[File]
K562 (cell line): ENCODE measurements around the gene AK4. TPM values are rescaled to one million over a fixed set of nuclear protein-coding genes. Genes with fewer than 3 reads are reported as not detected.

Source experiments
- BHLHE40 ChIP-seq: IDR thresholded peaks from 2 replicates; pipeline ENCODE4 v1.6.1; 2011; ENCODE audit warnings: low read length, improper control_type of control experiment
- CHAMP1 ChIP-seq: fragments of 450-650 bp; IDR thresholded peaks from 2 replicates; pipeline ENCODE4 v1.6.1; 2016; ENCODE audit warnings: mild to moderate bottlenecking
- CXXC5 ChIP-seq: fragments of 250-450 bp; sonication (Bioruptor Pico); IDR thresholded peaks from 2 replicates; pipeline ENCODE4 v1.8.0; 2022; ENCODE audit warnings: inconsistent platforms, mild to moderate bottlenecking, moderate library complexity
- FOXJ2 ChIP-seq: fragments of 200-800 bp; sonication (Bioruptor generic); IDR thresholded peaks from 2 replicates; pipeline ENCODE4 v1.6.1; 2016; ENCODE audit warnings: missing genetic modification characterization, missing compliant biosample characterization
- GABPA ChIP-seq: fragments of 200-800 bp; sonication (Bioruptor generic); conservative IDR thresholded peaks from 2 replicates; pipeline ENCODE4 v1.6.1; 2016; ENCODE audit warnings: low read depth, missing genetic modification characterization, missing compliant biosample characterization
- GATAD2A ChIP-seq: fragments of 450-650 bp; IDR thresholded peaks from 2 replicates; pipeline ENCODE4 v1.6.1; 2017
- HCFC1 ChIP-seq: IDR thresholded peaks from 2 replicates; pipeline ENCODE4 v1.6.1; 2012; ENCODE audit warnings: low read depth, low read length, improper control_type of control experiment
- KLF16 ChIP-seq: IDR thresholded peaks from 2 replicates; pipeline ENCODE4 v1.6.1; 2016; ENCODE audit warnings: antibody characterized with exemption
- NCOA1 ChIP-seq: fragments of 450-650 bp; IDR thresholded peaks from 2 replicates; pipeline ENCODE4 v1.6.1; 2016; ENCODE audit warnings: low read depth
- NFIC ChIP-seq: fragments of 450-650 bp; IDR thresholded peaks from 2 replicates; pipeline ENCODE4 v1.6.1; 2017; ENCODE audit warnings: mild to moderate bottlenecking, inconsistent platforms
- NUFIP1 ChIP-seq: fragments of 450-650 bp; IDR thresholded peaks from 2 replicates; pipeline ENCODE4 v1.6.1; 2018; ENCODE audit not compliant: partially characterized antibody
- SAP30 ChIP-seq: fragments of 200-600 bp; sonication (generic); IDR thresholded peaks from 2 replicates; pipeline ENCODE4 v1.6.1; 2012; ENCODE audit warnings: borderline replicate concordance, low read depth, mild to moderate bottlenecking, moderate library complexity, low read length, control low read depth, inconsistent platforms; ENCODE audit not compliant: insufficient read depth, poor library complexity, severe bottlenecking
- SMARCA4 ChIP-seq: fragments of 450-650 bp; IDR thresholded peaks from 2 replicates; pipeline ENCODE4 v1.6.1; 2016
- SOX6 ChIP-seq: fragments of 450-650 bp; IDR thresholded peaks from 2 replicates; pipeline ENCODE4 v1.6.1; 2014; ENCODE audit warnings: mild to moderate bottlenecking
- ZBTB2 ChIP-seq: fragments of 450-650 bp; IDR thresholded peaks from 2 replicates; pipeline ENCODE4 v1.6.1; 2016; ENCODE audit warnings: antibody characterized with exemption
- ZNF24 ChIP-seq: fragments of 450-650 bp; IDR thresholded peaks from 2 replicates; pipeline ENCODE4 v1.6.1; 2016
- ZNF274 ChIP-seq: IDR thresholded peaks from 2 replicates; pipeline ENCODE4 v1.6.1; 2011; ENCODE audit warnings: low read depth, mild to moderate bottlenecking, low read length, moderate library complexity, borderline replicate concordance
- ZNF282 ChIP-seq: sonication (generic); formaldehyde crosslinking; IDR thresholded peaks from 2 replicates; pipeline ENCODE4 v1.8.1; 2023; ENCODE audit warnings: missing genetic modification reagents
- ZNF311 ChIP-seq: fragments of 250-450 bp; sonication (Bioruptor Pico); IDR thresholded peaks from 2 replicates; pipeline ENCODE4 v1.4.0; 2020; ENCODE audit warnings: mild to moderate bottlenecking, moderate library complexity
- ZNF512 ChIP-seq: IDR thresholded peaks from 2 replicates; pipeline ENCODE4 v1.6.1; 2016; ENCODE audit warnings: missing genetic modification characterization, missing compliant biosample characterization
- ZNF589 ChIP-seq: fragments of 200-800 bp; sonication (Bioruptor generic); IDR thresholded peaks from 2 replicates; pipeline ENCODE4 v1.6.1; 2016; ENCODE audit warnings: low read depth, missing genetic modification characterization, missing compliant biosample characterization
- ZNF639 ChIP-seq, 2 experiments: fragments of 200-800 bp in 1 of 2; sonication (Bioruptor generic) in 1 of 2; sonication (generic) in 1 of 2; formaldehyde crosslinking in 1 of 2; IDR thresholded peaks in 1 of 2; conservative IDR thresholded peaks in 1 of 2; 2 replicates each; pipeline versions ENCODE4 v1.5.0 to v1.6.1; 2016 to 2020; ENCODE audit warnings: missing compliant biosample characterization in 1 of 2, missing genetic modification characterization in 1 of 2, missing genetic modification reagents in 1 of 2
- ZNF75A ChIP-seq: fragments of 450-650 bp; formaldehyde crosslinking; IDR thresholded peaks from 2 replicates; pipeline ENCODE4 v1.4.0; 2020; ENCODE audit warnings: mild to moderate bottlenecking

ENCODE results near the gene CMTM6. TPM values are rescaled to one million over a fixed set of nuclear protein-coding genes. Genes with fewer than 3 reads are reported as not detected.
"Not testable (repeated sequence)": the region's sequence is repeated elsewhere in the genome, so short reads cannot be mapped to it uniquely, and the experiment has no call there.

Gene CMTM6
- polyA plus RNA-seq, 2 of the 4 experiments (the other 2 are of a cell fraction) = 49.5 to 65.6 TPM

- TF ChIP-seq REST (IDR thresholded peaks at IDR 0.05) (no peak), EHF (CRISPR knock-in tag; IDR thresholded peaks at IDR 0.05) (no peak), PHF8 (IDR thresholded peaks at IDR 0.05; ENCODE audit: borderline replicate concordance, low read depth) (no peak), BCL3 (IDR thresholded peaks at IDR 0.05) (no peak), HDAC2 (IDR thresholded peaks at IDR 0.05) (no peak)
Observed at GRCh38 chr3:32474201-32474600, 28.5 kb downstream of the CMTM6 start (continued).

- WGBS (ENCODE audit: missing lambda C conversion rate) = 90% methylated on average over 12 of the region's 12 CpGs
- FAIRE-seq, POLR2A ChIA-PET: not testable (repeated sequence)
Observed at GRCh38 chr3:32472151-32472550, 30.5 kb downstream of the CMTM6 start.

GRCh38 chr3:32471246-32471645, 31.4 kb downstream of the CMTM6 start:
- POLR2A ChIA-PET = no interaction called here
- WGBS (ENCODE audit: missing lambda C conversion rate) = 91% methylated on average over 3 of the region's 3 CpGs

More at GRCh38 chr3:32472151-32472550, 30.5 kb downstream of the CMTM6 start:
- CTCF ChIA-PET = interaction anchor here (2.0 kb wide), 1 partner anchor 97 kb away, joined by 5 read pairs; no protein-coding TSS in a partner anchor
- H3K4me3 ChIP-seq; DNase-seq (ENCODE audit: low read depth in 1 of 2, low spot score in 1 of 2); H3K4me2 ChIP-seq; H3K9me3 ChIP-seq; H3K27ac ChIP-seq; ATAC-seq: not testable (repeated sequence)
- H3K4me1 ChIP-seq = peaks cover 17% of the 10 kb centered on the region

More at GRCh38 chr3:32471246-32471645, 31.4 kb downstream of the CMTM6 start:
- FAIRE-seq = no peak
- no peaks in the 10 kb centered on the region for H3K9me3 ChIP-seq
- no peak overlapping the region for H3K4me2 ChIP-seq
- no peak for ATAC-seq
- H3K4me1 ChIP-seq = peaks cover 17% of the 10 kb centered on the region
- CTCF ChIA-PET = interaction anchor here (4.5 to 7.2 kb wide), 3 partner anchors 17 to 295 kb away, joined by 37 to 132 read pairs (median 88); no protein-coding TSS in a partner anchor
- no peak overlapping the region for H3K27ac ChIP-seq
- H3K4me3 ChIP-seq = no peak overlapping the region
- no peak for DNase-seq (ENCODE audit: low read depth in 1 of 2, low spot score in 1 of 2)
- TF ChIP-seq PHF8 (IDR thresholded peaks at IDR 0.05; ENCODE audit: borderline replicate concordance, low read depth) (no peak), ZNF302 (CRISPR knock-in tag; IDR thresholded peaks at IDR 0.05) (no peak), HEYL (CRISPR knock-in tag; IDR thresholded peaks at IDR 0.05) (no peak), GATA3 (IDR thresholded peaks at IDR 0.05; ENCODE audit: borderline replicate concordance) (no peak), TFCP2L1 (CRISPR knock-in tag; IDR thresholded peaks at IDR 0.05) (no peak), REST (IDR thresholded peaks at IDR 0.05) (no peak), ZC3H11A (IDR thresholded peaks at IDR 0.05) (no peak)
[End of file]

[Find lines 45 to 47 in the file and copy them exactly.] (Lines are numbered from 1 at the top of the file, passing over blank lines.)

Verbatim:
- no peak overlapping the region for H3K4me2 ChIP-seq
- no peak for ATAC-seq
- H3K4me1 ChIP-seq = peaks cover 17% of the 10 kb centered on the region